Amicus Therapeutics, Inc. (NASDAQ:FOLD) closed Friday’s trading session at $11.40 after a slight uptick in its share price probably influenced by its announcement about positive results in its Pompe Disease Phase 1/2 Study.
The biopharma announced on February 5 revealed that its AT-GAA Phase 1/2 clinical study yielded positive results. The study was designed to evaluate AT-GAA’s performance in pompe disease patients. The latter is a lysosomal storage disorder that is inherited and one that occurs when an enzyme deficiency causes glycogen accumulation in cells. The AT-GAA patients treated for 24 months experienced improvements in the six-minute walk test (6MWT) as well as other motor function, stability and muscle strength functions.
“We are very pleased to report the latest data for AT-GAA, our investigational therapy for Pompe disease,” stated Amicus CEO John F. Crowley.
Crowly added that the treatment has continued to demonstrate consistent and compelling results during the 24 months that the patients underwent the treatment. The CEO also noted that positive long-term results indicate that AT-GAA can facilitate durable improvements. The Phase 2 study results and the PROPEL pivotal study which is currently ongoing will likely support the company’s AT-GAA advancement strategy. It will also possibly allow AT-GAA to become the new care standard for all Pompe disease patients.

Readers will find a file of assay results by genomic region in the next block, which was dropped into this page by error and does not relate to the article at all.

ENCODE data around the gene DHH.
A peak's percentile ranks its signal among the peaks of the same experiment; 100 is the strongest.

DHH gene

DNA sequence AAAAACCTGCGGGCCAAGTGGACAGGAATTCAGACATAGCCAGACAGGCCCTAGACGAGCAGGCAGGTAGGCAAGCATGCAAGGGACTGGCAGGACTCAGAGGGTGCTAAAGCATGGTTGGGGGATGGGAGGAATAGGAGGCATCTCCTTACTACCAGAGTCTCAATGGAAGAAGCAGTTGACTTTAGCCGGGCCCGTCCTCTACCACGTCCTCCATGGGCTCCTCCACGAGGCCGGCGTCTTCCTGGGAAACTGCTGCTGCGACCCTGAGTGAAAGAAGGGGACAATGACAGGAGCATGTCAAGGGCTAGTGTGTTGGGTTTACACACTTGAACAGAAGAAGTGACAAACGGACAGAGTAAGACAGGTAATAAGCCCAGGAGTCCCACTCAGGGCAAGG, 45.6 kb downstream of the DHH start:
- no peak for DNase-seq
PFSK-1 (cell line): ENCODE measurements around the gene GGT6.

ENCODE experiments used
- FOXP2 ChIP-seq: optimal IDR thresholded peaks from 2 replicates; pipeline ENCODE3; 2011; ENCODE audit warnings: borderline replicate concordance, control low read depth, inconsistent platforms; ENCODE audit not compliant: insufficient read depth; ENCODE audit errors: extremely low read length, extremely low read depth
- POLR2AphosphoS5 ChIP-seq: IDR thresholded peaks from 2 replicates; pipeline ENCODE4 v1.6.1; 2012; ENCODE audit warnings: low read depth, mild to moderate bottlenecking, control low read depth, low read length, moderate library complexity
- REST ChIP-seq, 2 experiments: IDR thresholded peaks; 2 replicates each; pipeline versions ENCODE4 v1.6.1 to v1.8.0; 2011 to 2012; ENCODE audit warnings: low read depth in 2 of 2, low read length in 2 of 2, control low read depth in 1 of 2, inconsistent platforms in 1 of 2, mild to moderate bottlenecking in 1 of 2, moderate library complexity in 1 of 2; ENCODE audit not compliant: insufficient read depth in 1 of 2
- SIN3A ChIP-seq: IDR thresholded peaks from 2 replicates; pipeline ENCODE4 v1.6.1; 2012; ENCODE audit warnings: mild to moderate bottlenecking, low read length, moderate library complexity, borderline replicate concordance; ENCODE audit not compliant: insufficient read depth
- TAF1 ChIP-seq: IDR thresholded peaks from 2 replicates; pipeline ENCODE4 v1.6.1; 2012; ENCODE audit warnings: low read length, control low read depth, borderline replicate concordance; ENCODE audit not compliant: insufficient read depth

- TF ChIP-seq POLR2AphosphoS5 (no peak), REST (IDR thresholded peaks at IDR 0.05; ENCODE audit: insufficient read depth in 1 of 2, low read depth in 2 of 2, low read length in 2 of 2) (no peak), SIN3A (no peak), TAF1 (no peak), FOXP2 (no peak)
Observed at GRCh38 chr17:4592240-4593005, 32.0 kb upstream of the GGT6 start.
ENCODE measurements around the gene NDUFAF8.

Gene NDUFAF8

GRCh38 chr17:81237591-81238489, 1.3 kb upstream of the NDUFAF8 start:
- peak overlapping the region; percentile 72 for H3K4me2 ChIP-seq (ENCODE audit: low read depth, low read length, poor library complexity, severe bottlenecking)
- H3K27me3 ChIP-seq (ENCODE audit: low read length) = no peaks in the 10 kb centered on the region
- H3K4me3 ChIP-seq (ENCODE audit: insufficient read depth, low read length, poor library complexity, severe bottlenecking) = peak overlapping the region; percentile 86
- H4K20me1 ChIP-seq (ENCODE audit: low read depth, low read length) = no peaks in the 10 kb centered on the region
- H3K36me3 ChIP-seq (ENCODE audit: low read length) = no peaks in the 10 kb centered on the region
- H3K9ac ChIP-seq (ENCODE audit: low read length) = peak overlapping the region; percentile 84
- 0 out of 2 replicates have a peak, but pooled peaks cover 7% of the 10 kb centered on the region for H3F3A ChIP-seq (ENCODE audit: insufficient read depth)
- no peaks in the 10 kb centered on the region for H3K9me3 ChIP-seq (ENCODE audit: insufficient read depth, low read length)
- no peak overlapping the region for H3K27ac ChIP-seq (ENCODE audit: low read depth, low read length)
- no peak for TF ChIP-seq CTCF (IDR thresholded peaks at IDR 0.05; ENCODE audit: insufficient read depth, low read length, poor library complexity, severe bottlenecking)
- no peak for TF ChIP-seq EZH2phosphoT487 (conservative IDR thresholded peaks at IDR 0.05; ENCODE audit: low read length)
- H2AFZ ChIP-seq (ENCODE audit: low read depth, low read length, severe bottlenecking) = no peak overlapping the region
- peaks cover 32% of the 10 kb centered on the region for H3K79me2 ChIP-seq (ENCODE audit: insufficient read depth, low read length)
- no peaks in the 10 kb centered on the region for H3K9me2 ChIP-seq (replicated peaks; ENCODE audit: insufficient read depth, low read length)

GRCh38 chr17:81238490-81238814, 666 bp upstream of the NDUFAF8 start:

Mark Roberts, ATB200-02’s lead investigator pointed out that Pompe disease patients require new treatment options that offer long-term relief. The recent clinical trial results have continued to produce strong and positive effects on Pompe patients in the trial.
The treatment achieved a positive safety and efficacy profile
Meanwhile, the clinical trial results also revealed that the treatment also demonstrated a better safety and tolerability profile. So far the adverse events that have occurred in the trial have been mild.
Pompe disease patients treated with AT-GAA also experienced minor infusion-associated reactions (IARs). More than 1,110 infusions were done, and only six patients experienced IARs. Key muscle damage biomarkers demonstrated a noteworthy and persistent reduction in the patients involved in the clinical trial. The ATB200-02 clinical study had a total of 25 patients enrolled across four groups.